Here’s another word formation activity based on a text that aims to capture readers’ interest for this thriller by Alyssa Cole. The text and picture is from Goodreads.com
This week my C2 students will be writing a book review, so we’ll need to brush up a bit on some C2ish /si: tu:i ʃ/ vocabulary. So here’s a book review from Amazon, converted into a word formation activity, just to get started.
Use of English activities
Are you one of my type, meaning that you’d ditch the doctor unless you found yourself at death’s door or are you more of the hypochondriac type that literally lives surrounded by huge piles of medical prescriptions? Are you leery of medical treatments or do you leap at the opportunity to have every single organ in your body scrutinized? Whatever position you may side with, you’re bound to find these extracts from The Guardian interesting. For today, I’ve prepared two texts concerned with alternative medical treatments, but I hope to get round to adding a couple more in the near future.
PS. Some years back I treated a cat with homeopathy, and guess what? It worked!!! So could there be such a thing as placebo effect for my little Tambo?
Here’s a useful activity for practicing word formation with negative prefixes: mis-, non- and anti-.
Have you ever visited London? Many of my students haven’t which is a real pity because this city is an incredible place bustling with life and exciting things to do. It’s also a cultural melting pot where you would hardly go out without meeting people from all walks of life.
What’s it like?
If you walk around London, you’ll see that it is an astonishing blend of tradition and innovation. You’ll see typical London pubs with all their flowers hanging out and the menus chalked in Times Roman out on the street claiming both, locals and tourists’ attention to stop and savour a lager or some fish and chips and just a few metres ahead, there’ll be a design museum or a second-hand store or whatever.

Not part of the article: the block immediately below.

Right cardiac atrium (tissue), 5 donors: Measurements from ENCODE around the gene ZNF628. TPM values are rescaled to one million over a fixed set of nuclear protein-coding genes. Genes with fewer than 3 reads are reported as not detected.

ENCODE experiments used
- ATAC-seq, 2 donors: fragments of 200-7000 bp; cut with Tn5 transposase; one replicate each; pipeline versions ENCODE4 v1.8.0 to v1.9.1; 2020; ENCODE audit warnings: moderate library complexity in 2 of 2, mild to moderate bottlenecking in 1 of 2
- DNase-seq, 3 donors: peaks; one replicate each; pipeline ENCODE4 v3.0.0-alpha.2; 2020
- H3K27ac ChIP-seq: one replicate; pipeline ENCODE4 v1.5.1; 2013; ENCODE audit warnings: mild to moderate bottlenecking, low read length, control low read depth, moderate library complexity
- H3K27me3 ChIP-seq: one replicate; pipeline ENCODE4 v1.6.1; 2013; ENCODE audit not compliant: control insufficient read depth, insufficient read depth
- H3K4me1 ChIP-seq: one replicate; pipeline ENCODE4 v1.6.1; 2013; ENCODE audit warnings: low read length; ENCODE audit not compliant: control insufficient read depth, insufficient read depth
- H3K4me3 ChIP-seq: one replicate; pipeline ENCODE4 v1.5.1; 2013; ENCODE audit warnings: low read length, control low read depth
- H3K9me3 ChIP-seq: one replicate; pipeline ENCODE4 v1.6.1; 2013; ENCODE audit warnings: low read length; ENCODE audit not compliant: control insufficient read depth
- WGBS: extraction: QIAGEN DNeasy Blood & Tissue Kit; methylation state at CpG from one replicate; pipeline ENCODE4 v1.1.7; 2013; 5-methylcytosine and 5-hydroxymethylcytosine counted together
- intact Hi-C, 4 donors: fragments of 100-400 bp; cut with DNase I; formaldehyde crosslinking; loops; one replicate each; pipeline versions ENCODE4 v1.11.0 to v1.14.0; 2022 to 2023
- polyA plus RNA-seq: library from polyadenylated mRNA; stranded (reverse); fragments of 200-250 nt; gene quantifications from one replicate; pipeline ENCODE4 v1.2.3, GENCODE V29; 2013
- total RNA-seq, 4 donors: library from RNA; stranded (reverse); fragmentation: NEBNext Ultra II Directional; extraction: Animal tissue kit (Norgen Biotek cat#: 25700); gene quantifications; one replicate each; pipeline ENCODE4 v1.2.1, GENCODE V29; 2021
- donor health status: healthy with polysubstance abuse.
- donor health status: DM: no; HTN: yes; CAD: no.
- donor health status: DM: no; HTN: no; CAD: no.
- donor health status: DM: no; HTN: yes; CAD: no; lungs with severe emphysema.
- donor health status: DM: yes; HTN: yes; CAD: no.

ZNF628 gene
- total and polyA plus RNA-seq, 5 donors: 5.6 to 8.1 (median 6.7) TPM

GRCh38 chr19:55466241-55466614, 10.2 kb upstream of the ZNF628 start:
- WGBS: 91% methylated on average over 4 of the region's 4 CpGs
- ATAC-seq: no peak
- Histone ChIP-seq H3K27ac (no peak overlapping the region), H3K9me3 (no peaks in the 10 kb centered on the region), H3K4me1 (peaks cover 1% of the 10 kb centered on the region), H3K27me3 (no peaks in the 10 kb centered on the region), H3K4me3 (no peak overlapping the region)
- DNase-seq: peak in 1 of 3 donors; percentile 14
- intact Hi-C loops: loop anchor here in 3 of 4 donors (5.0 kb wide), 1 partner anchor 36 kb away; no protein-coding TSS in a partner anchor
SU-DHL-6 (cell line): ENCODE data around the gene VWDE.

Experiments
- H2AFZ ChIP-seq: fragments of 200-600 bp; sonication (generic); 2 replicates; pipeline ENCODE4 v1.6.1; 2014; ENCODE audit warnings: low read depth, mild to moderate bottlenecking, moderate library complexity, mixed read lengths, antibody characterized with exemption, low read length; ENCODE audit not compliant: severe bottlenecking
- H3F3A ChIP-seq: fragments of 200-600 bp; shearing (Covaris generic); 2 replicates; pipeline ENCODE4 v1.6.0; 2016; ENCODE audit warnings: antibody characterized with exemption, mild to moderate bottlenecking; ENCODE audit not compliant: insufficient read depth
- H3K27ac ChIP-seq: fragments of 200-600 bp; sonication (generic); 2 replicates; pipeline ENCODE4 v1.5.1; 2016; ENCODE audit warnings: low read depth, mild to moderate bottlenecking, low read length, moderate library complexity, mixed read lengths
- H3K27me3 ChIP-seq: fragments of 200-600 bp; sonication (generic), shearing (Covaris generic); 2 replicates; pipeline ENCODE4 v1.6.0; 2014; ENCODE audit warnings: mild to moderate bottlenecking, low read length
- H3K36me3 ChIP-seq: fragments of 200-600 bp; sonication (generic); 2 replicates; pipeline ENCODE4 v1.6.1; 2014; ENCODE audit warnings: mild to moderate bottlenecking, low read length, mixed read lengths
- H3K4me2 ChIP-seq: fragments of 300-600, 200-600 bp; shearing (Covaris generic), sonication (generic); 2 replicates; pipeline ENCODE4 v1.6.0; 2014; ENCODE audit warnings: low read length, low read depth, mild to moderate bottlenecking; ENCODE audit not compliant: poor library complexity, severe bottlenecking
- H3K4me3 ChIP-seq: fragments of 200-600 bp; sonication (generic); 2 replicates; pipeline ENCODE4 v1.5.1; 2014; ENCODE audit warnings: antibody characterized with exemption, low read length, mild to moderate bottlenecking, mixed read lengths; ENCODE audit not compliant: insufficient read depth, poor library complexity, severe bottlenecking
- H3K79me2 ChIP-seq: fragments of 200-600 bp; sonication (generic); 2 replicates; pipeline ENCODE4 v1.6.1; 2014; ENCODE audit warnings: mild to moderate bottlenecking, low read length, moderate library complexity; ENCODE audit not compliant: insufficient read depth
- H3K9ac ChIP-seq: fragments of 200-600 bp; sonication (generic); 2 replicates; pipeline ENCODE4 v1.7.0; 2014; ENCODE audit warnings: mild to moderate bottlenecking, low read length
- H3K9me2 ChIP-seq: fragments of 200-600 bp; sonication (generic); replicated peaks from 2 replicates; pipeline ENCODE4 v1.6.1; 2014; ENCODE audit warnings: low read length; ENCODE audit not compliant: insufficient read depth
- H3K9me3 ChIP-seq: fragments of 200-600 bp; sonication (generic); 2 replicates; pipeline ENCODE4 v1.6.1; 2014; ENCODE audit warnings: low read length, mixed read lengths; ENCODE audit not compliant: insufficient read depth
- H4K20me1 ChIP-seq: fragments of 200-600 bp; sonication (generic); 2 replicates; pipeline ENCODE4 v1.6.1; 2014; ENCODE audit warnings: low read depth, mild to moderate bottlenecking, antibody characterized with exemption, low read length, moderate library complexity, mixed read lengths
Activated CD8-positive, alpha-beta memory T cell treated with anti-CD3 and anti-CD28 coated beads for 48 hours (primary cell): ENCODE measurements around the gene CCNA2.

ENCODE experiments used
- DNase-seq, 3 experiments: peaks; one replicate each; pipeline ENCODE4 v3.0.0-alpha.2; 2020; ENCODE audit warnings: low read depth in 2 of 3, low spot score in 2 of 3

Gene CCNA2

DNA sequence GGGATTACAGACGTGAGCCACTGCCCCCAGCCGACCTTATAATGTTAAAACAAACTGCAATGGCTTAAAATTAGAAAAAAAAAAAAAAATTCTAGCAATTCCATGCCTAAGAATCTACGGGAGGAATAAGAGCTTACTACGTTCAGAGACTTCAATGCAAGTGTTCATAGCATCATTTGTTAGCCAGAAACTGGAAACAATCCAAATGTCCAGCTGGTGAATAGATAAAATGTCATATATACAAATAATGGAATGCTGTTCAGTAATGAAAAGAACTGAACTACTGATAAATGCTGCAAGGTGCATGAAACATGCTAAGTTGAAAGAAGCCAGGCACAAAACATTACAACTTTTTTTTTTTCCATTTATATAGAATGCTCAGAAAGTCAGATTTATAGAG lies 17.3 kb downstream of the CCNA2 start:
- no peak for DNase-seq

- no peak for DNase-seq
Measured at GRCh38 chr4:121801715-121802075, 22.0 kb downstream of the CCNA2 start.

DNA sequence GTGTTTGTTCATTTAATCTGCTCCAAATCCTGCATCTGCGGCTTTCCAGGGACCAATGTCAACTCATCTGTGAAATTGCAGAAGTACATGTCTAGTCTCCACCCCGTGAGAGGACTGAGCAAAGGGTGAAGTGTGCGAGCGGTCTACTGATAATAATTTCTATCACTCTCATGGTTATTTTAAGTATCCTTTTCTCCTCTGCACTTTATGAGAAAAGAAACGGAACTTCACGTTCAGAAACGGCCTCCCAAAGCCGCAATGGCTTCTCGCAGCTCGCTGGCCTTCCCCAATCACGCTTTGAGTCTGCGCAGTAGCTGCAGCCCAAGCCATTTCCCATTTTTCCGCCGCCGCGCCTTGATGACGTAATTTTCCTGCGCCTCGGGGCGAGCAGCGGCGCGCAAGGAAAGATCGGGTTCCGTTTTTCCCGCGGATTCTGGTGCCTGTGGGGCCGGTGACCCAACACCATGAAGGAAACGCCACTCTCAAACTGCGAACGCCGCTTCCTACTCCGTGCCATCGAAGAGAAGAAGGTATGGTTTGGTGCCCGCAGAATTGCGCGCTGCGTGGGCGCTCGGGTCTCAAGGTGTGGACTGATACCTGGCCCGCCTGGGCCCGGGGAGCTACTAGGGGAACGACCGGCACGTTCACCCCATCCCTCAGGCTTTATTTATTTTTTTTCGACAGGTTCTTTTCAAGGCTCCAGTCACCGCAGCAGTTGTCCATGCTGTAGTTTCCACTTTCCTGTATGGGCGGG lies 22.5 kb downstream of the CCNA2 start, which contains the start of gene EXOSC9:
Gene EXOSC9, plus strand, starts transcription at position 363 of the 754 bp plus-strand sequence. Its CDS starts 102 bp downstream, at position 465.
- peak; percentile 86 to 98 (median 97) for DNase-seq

Are visitors welcome?
Concerning hospitality, the British tend to mind their own business, but if they sense that you may be lost or confused, somebody will very probably politely ask you if you need any help. However, don’t take this for granted, helpful doesn’t mean that they easily tolerate queue-jumping, or pedestrians getting in their way during the rush hour. Here you would most probably get an intimidating ‘Oi, you!’
Is London expensive?
Well as all cities, it depends on what you intend to do but it isn’t half as expensive as other European ones, like Paris or Rome and even if you could feel a bit upset for having to pay a few bob for a pint of beer, there are hundreds of other things you can do for pennies or for free, like visiting the wonderful museums, or having a picnic in one of London’s beautiful parks, just to mention a couple.
‘Will London hurt? And… will it go away?‘
Well, I’m not going to go on bragging about London because I’d end up writing a really long article, but I can assure you that, not only it doesn’t hurt, but it’s really worth a visit and NO, once you’ve been there, it will never, ever go away! (You’ve had it mate!)